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Old 17th November 2010, 09:42 AM   #8
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Quote:
Originally Posted by akis View Post
I bought a 230v/2x25V/6A toroidal at a very good price, and then realised it might not be good enough for providing 30VDC/5A.

mains: 230V
trans reg: 6%
filter: 20mF
diode drop: 0.8V each / 6A

DC output base: 30.76VDC
plus ripple 3V = avg 31.82V DC

So I need just like maybe an extra volt to go over the losses on the PSU (pass transistors etc) so as to get a net 30V, hense asking about the diodes.

But if I can simply remove a few turns of primary winding from the toroidal would that be a better idea?
Hi,

Why is this exact 30V so important? As pointed out, mains fluctuations are quite large. If you are worried about power amp output, that varies even more with speaker impedance which itself varies with frequency. And even with 1V delta in supply, the difference in output power is probably too small to notice anyway. So what's the real issue here?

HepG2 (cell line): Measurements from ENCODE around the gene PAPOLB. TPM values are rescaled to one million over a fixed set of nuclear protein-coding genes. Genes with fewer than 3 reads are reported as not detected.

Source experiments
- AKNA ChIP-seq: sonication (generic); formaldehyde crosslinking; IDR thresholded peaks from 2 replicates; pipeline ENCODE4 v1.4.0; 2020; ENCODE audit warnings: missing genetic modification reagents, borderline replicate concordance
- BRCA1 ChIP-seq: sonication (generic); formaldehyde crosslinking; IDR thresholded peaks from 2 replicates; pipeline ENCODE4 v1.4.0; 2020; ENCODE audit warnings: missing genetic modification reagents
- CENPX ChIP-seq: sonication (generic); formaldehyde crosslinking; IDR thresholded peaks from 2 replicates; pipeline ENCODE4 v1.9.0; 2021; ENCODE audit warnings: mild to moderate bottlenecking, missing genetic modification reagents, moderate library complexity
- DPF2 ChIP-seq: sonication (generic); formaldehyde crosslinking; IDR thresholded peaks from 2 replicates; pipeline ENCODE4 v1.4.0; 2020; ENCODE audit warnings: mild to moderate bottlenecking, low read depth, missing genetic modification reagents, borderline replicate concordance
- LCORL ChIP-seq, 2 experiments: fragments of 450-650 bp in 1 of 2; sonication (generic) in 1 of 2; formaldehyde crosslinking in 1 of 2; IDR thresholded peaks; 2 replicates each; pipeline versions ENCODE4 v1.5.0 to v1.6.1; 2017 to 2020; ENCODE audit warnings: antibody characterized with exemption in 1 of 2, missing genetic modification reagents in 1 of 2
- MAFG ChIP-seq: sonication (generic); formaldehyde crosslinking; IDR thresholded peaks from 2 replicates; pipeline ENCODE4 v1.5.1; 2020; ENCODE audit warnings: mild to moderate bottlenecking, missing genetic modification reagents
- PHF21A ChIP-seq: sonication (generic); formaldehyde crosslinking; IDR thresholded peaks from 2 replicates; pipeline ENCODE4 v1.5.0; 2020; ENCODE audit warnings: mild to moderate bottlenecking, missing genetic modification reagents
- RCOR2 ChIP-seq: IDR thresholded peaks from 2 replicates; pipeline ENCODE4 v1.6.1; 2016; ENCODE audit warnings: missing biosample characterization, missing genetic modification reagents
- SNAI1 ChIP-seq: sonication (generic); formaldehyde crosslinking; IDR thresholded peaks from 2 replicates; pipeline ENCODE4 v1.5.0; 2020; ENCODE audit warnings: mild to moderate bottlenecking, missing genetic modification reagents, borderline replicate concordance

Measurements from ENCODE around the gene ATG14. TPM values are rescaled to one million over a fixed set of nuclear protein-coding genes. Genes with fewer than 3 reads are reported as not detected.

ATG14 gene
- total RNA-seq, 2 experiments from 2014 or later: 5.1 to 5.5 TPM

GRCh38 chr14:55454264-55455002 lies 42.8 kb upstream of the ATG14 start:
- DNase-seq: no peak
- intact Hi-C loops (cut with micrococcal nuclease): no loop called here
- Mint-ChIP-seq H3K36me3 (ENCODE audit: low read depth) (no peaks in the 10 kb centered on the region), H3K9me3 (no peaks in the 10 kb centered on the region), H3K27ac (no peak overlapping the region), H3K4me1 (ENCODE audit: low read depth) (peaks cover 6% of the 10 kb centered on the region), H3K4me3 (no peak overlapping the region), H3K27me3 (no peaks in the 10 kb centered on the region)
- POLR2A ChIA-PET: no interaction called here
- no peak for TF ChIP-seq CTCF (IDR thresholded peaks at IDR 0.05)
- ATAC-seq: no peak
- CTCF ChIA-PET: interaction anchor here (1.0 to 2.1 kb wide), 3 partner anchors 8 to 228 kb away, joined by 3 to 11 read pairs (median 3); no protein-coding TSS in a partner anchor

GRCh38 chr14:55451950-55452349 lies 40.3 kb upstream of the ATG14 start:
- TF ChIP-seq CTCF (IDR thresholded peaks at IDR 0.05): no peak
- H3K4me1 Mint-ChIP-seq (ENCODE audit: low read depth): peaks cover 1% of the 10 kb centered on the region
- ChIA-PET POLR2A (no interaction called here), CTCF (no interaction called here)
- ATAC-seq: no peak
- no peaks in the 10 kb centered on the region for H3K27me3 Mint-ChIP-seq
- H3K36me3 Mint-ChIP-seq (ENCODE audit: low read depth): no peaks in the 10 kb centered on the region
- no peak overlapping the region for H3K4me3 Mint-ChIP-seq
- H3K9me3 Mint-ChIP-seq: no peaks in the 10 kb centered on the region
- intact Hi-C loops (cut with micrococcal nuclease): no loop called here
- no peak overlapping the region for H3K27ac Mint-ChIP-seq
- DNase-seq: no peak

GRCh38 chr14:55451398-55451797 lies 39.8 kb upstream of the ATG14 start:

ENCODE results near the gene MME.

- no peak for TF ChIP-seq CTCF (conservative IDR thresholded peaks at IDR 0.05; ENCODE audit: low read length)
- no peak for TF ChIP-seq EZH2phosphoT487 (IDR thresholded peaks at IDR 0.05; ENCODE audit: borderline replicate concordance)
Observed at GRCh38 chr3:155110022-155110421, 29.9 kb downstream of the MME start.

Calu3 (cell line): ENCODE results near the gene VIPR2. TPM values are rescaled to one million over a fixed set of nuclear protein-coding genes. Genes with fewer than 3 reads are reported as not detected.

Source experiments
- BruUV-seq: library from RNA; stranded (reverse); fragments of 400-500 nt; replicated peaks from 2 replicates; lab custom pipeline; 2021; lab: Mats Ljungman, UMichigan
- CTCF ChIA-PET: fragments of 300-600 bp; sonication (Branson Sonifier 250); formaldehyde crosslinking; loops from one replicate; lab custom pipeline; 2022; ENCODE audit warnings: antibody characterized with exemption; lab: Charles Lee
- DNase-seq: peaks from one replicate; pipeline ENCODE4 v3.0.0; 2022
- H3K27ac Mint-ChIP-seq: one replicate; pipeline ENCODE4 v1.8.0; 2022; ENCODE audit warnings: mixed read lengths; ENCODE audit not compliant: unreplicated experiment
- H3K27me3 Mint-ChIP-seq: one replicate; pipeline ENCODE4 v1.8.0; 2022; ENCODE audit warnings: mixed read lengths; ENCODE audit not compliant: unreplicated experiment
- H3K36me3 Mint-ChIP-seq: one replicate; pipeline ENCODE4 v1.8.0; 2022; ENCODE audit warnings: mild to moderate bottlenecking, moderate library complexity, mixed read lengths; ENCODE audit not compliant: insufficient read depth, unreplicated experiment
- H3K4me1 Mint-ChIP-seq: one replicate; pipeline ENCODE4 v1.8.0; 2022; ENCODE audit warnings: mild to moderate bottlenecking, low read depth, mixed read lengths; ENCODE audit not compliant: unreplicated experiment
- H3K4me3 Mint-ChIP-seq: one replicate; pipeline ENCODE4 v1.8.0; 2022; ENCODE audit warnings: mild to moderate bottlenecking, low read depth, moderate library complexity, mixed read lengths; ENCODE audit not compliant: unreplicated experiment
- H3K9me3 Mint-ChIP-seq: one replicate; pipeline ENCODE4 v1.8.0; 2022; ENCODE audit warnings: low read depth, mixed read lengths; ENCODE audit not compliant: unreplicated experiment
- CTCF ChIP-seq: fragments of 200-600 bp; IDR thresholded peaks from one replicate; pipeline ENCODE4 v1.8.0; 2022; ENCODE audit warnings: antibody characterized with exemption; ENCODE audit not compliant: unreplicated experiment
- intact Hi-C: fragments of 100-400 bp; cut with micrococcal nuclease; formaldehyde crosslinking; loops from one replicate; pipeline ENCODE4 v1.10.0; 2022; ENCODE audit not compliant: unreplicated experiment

jan didden
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Old 17th November 2010, 09:48 AM   #9
akis is offline akis  United Kingdom
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I want to use the transformer to make a PSU "30V 5A" - obviously if it can only reach 29V then it is no good
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Old 17th November 2010, 09:55 AM   #10
godfrey is offline godfrey  South Africa
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Quote:
Originally Posted by akis View Post
But if I can simply remove a few turns of primary winding from the toroidal would that be a better idea?
No, add a few turns to the secondary.